A COUNTY Durham publican has called for "common sense" after being told he must not use beach huts installed in his beer garden ahead of April 12.

Colin Curran, who runs The Farmer's Arms at Shadforth, near Durham, received a visit from Durham County Council last weekend where he was told they do not comply with latest government guidance.

Mr Curran has since hit back at "unclear and continually-changing" rules, warning of the financial impact on cancelled bookings as a result of uncertain weather.

READ MORE: The 50 plus beer gardens opening in County Durham on April 12

However, Durham County Council has responded saying they "always seek to advise and support businesses," while a Government spokesperson has said it must take a "cautious approach."

Under latest rules, outdoor venues including marquees and shelters can have a roof, but they must have at least 50 per cent of their walls open - any venue which does not follow the latest rules will not be allowed to serve food or drink.

The Northern Echo:

Speaking to The Northern Echo, Mr Curran said: "We spent thousands of pounds renovating our beer garden by making it covid-secure and practical for outdoor dining with unpredictable British weather.

"We built five beautiful beach huts with under table heating and stylish lighting which complied with previous government regulations.

"But last weekend, we had a visit from Durham County Council and were informed we cannot use the sheds as they do not comply with current regulations."

The Northern Echo:

Doors would be left open to provide ventilation Picture: SARAH CALDECOTT

Mr Curran, who has run the pub along with partner, Raymond Brosnan for the past year, spent around £15,000 transforming the beer garden - extending into the car park, adding astroturf and the five beach huts.

'Not financially viable'

But fearing the updated rules could "financially buckle" any small business who had tried to adapt their beer gardens to maximise trade, he said: "It is not financially viable for us to open due to unpredictable British weather.

SEE MORE: The 50 plus list of beer gardens opening in County Durham on April 12

"We could have a busy week ahead and commit to staffing and fresh produce, then if it rains most reservations would understandably cancel which would financially buckle any small business."

Before being made aware, Mr Curran said he had taken more than 100 bookings for the beach huts for one Saturday alone.

The Northern Echo:

He said: "There should be an exception to allow single households to use the sheds, there is no difference from a family sitting around a dining table at home to a single household dining in a shed in a beer garden.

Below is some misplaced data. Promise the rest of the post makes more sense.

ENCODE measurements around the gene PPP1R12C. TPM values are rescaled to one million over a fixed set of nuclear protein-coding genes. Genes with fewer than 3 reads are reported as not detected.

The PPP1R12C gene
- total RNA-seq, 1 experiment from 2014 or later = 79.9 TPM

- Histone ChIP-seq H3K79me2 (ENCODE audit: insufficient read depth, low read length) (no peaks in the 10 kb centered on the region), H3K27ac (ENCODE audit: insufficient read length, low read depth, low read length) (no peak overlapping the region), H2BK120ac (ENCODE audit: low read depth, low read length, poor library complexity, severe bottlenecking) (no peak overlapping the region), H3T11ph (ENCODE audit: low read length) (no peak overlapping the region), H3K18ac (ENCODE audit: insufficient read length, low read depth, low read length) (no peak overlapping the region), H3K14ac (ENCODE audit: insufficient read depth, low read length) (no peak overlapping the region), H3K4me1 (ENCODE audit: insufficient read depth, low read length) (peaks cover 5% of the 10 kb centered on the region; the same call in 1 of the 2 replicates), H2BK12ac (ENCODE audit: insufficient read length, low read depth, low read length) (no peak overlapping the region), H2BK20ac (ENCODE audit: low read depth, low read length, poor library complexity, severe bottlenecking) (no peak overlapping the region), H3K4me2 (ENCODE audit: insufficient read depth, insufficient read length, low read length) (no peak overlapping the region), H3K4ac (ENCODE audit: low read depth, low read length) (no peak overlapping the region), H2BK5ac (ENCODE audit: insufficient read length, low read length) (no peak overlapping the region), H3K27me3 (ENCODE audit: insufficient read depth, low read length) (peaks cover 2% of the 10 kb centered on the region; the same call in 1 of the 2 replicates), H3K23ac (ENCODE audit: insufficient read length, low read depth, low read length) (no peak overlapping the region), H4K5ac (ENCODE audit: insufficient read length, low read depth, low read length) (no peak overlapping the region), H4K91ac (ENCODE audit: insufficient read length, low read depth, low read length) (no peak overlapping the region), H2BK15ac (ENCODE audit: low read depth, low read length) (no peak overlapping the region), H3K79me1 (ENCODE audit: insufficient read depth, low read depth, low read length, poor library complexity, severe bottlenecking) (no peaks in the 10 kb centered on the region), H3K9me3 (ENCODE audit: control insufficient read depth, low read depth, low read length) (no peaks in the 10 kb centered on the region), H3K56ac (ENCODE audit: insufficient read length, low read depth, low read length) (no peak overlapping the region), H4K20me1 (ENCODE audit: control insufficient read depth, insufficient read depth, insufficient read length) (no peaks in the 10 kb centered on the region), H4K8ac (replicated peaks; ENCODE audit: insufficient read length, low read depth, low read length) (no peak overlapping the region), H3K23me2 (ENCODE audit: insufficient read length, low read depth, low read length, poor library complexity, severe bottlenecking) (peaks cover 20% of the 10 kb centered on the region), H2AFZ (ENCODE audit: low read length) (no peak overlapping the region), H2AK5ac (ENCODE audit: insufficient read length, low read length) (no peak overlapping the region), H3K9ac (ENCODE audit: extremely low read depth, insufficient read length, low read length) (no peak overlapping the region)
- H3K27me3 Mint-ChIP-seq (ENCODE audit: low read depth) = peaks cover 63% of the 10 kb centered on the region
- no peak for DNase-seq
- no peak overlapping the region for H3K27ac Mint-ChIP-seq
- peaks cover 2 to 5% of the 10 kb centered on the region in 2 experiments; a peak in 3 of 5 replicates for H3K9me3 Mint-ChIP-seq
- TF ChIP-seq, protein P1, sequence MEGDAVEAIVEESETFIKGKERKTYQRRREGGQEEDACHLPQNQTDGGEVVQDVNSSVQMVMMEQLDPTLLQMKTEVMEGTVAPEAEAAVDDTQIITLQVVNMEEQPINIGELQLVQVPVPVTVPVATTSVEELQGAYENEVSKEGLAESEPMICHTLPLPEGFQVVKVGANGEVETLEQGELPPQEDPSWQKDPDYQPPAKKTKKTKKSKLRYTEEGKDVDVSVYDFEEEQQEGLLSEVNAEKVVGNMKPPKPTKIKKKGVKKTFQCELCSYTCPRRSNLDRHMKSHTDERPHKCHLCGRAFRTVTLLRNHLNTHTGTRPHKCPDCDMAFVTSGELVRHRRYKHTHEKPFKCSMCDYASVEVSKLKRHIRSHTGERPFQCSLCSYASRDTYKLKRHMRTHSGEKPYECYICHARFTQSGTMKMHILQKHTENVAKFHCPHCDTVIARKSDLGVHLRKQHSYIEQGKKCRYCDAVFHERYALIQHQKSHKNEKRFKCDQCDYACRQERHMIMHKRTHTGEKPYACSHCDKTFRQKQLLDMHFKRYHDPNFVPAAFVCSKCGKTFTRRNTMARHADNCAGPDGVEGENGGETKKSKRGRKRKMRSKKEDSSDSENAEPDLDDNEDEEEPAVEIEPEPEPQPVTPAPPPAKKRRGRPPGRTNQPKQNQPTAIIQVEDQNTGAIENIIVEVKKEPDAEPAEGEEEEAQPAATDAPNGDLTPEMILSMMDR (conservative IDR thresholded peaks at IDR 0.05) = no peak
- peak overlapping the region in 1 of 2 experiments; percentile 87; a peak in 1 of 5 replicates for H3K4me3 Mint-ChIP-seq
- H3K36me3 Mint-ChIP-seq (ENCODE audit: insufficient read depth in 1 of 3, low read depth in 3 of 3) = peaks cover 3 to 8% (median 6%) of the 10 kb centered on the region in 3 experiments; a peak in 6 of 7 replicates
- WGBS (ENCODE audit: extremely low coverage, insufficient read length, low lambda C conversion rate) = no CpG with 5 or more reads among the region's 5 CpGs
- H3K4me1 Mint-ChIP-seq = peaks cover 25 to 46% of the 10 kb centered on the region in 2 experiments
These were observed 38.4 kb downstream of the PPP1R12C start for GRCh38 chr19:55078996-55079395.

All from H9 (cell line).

"If only they could apply a little common sense to the new rulings."

'We'll end up having to throw out consumables'

Mr Curran, who employs around six full and part time staff at the pub, believed the latest guidance would lead to businesses being forced to throw out consumables and issues with staffing.

He added: "If the weather is bad, we wont be able to trade – we'll end up having to throw out all the consumables we've bought. It's just frustrating."

Despite the setback, Mr Curran vowed to open to customers on April 12 with the beach huts cordoned off until restrictions are further lifted.

'We always seek to advise and support businesses'

In response, Michael Yeadon, environment and health protection manager at Durham County Council, said it was acting in line with the current guidance on the reopening of hospitality.

He said: "The current legislation, that will permit the phased re-opening of hospitality venues from 12 April, defines what constitutes ‘indoors’ by making reference to the well-established principles of ‘enclosed’ or ‘substantially enclosed’ structures, which were introduced under the Health Act 2006 in respect of smoking shelters.

"Only structures that have open space along more than 50 per cent of their perimeter are deemed to be ‘outdoors,’ and therefore suitable for use from 12 April.

“In this case, we were made aware of some concerns about structures at The Farmer’s Arms in Shadforth, following which a member of our Coronavirus Compliance Team visited the premises to carry out an assessment.

“We have advised the licensee that the structures are classed as enclosed or substantially enclosed under the relevant regulations and that, unless modified, they should not by law be used by customers until indoor service is possible, hopefully in June.

“We always seek to advise and support businesses and encourage any with queries about coronavirus regulations to contact us.”

'We are doing everything we can to back hospitality'

Meanwhile a spokesperson for the Government said it was doing everything it could to back the hospitality sector as it prepares to reopen on Monday.

They said: “We are continuing to make good progress in tackling the virus, with case rates and hospitalisations down and more than 31m people vaccinated. But we cannot be complacent or lose sight of the risks this virus poses.

“That is why we must continue to take a cautious approach to reopening and monitor the data at every stage. Moving too fast, too soon, risks a resurgence in infections, hospitalisations and deaths.

“We are doing everything we can to back hospitality as it prepares to reopen, including offering pubs brand new Restart Grants worth up to £18,000 – part of our much wider £352bn support package.”